There is a beautiful story about a small college in the Midwest years ago. The college had commissioned a sculpture of Abraham Lincoln. In turn, the artist chose to create the masterpiece on site and thus had a large piece of rock delivered to the campus. Slowly but surely as the artist labored day after day, Lincoln began to emerge from the stone. A rather simple minded lady who worked as a custodian in the building where the artist was working was mesmerized by the process. One day, she approached the sculptor and said, “let me ask you something. How is that you knew that Abraham Lincoln was inside that big rock?” (From the book The First to Follow: The Apostles of Jesus by John Claypool)
This kind of imagination is exactly what we are challenged to offer to each other. Where we see in one another rough hewn lives that are jagged and misshaped by poor life decisions, the gospels call us to help one other to believe that deep inside a masterpiece lives in all of us which often only requires each other’s patience, grace and long suffering to finally began to emerge. Without question, our willingness to allow others in our lives to fail is a huge benefit to their willingness to take risks in becoming who God wants them to be. We must allow for this type of failure in others. For just as we are not perfect, neither is anyone else.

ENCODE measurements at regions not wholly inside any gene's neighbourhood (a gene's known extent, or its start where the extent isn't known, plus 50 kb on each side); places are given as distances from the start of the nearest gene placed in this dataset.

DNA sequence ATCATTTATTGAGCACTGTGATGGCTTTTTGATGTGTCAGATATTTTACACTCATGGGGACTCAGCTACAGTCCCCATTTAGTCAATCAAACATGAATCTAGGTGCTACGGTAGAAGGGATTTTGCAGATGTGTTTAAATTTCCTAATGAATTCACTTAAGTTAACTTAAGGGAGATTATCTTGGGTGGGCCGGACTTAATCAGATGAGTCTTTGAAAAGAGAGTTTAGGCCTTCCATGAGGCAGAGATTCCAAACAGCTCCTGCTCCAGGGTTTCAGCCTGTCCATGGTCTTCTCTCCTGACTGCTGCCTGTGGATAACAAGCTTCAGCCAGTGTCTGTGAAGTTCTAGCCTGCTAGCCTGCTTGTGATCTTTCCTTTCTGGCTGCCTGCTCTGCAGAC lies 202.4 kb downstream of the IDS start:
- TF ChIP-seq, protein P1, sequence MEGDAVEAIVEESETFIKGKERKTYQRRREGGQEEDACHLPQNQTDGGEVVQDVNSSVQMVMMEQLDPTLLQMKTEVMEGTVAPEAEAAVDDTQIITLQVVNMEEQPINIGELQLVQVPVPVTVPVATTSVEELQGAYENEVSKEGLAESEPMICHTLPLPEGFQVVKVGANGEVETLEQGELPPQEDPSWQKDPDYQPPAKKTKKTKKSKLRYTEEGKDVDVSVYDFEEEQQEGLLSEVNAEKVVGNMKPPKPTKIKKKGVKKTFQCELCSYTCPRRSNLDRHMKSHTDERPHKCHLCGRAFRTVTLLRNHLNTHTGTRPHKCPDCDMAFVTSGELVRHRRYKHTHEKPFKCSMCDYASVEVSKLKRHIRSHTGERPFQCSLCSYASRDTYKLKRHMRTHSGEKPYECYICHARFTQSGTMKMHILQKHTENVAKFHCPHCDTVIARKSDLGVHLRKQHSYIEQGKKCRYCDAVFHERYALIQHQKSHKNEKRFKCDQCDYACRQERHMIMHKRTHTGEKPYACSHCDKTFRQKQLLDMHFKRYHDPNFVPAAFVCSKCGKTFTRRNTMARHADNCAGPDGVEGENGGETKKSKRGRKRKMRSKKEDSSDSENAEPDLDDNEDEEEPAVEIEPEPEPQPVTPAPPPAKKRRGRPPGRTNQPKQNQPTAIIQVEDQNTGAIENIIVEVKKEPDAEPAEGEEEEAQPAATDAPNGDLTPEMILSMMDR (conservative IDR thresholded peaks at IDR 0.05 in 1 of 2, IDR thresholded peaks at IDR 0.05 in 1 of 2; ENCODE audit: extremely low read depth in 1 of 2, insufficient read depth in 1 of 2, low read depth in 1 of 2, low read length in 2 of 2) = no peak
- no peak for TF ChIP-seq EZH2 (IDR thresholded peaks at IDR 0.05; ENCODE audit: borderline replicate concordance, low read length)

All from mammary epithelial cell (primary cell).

One last thing. Not only does Peter’s story invite us to allow ourselves to fail and to allow others to fail, it also calls us to be humble and vulnerable enough to share our stories of failure with each other. Here is the remarkable thing about Peter. Many people think he was the eye witness for Mark’s gospel. If this is true, what it means is that Mark’s accounts of Peter’s mistakes came to him from Peter himself. This suggests that Peter shared in humility about his own mistakes believing that his personal real story of successes and failures in following Jesus would have value for others to hear.
We all live life trying to put our best foot forward. We are all always tempted to present versions of ourselves that are often holy and perfect rather than truthful and accurate. While such images may make us feel better about ourselves they are not very helpful to us or anyone else. Instead, being honest about who we and where we are helps us to admit our inadequacies and it helps others to know they are neither alone or any different from anyone else.
Life isn’t about perfection. Life is about daring to be wrong knowing that a willingness to be wrong is the only chance we have to experience the opportunity ever being right. Amen.